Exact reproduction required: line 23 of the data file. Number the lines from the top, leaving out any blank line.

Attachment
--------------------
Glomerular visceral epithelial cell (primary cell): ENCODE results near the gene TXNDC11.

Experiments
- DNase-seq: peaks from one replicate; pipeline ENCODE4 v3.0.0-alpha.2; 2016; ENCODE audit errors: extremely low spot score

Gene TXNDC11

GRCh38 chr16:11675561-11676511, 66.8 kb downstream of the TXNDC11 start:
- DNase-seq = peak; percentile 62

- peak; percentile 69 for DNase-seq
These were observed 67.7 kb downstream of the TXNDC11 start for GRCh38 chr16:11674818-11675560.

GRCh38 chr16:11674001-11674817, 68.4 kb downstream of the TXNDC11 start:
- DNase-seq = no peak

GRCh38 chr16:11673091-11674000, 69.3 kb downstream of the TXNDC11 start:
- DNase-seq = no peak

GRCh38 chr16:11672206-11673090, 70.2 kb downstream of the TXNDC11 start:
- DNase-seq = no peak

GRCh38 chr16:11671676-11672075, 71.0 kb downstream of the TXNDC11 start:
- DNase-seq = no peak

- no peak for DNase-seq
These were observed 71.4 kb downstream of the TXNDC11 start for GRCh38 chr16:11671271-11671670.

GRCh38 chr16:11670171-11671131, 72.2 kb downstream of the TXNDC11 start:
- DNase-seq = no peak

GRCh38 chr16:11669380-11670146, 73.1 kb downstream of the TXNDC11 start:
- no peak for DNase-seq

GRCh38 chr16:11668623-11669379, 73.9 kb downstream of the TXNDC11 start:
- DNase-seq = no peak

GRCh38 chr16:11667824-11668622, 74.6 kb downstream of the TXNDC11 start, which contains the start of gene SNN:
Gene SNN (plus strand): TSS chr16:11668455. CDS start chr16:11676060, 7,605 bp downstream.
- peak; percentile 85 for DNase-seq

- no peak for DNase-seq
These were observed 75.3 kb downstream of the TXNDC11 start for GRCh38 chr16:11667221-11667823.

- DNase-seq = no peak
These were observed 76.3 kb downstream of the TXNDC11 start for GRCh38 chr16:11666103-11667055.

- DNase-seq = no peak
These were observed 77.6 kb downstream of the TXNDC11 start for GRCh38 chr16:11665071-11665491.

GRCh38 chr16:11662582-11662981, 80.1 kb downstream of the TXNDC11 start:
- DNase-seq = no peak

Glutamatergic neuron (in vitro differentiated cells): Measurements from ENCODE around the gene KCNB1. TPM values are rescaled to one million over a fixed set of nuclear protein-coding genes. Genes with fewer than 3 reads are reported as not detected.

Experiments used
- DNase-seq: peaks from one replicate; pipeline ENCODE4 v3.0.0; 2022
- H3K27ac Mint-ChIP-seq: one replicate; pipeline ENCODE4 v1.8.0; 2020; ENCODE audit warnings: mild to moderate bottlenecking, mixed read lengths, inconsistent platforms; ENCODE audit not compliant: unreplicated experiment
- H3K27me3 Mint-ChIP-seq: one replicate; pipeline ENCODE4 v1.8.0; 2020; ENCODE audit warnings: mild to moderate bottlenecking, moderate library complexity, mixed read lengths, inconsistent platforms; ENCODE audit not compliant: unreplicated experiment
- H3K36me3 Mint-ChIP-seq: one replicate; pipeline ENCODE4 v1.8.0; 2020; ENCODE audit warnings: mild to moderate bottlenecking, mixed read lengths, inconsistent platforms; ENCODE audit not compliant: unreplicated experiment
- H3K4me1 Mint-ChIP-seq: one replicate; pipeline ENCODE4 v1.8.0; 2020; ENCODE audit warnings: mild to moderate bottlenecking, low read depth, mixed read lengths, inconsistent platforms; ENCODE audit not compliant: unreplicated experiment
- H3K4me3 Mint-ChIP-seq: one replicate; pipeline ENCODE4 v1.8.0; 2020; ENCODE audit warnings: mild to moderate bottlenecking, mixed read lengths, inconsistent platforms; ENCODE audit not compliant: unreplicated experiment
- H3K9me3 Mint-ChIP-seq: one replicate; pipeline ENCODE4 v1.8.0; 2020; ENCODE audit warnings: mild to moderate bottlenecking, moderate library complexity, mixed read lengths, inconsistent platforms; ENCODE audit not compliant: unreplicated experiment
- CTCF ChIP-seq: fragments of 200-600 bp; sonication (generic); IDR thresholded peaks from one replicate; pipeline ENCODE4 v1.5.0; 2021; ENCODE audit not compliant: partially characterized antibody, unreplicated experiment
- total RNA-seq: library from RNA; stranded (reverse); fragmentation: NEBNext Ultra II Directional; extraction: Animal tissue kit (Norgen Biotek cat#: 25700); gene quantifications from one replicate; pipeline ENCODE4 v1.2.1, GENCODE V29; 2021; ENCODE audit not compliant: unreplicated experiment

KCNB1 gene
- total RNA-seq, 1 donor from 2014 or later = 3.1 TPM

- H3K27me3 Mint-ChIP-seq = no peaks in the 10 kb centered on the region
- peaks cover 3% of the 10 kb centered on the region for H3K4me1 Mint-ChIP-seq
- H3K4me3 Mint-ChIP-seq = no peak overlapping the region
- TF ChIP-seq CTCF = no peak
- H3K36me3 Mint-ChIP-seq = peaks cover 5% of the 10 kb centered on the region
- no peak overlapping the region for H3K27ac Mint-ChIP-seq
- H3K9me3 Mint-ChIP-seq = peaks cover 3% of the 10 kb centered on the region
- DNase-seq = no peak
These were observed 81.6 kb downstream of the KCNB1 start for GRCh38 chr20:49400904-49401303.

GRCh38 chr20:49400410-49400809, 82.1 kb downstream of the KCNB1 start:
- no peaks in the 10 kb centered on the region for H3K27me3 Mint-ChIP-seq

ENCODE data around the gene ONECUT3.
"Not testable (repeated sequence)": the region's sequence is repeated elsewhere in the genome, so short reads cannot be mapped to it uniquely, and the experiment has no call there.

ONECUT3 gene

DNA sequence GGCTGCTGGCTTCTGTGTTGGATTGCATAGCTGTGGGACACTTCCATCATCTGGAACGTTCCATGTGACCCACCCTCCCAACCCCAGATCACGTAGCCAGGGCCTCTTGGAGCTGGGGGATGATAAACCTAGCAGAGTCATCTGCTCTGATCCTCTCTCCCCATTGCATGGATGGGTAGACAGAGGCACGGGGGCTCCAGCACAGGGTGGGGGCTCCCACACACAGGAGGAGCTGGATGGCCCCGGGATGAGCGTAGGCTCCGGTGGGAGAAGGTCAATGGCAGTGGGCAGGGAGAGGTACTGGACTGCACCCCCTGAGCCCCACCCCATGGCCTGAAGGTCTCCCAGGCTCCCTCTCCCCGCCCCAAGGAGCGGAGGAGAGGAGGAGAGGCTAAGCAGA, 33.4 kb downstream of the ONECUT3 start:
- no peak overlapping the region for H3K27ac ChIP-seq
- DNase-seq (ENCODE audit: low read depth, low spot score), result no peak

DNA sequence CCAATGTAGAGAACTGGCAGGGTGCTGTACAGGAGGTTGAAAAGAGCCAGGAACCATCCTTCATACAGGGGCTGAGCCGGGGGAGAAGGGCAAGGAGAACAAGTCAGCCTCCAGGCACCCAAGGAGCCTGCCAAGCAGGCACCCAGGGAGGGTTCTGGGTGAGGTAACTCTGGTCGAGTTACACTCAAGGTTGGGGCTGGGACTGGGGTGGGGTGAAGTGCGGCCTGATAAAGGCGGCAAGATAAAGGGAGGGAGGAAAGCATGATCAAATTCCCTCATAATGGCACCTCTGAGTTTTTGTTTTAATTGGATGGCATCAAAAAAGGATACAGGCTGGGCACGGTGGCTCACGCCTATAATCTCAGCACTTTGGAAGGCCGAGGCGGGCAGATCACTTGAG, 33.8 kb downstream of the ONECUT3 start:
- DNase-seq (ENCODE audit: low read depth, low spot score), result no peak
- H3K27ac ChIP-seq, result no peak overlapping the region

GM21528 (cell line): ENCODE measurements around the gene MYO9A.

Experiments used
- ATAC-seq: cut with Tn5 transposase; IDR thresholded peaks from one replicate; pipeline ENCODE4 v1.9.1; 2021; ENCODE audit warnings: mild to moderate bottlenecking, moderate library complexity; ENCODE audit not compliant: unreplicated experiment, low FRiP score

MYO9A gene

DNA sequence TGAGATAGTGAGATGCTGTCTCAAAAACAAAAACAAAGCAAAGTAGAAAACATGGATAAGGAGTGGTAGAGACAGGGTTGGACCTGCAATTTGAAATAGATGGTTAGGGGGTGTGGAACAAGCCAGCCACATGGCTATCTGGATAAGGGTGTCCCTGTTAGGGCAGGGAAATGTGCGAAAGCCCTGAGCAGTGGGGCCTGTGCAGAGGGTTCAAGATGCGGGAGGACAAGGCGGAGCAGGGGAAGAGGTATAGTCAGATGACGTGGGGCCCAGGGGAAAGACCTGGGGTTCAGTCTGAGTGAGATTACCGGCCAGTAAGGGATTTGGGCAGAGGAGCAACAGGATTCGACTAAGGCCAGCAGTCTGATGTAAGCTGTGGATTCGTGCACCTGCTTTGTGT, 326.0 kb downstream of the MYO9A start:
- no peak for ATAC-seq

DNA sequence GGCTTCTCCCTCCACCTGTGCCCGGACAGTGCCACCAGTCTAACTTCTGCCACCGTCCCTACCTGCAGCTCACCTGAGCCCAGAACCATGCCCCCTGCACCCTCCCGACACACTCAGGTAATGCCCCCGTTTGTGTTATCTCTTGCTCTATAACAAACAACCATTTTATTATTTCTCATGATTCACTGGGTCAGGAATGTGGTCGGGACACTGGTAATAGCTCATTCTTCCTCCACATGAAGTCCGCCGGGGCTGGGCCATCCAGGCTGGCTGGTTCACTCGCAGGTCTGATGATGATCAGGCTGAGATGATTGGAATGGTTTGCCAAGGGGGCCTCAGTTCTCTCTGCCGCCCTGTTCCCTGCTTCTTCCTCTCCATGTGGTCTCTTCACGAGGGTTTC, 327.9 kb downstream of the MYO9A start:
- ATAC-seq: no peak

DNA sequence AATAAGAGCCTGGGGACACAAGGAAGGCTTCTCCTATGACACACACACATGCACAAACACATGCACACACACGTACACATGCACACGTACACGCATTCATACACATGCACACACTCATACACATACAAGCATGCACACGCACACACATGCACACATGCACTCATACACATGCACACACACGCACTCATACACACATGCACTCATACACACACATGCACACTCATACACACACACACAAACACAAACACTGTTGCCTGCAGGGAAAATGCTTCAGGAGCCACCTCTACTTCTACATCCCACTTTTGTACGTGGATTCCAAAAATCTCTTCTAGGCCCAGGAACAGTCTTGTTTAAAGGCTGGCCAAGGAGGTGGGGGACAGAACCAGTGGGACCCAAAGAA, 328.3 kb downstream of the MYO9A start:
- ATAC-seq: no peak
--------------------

GRCh38 chr16:11668623-11669379, 73.9 kb downstream of the TXNDC11 start: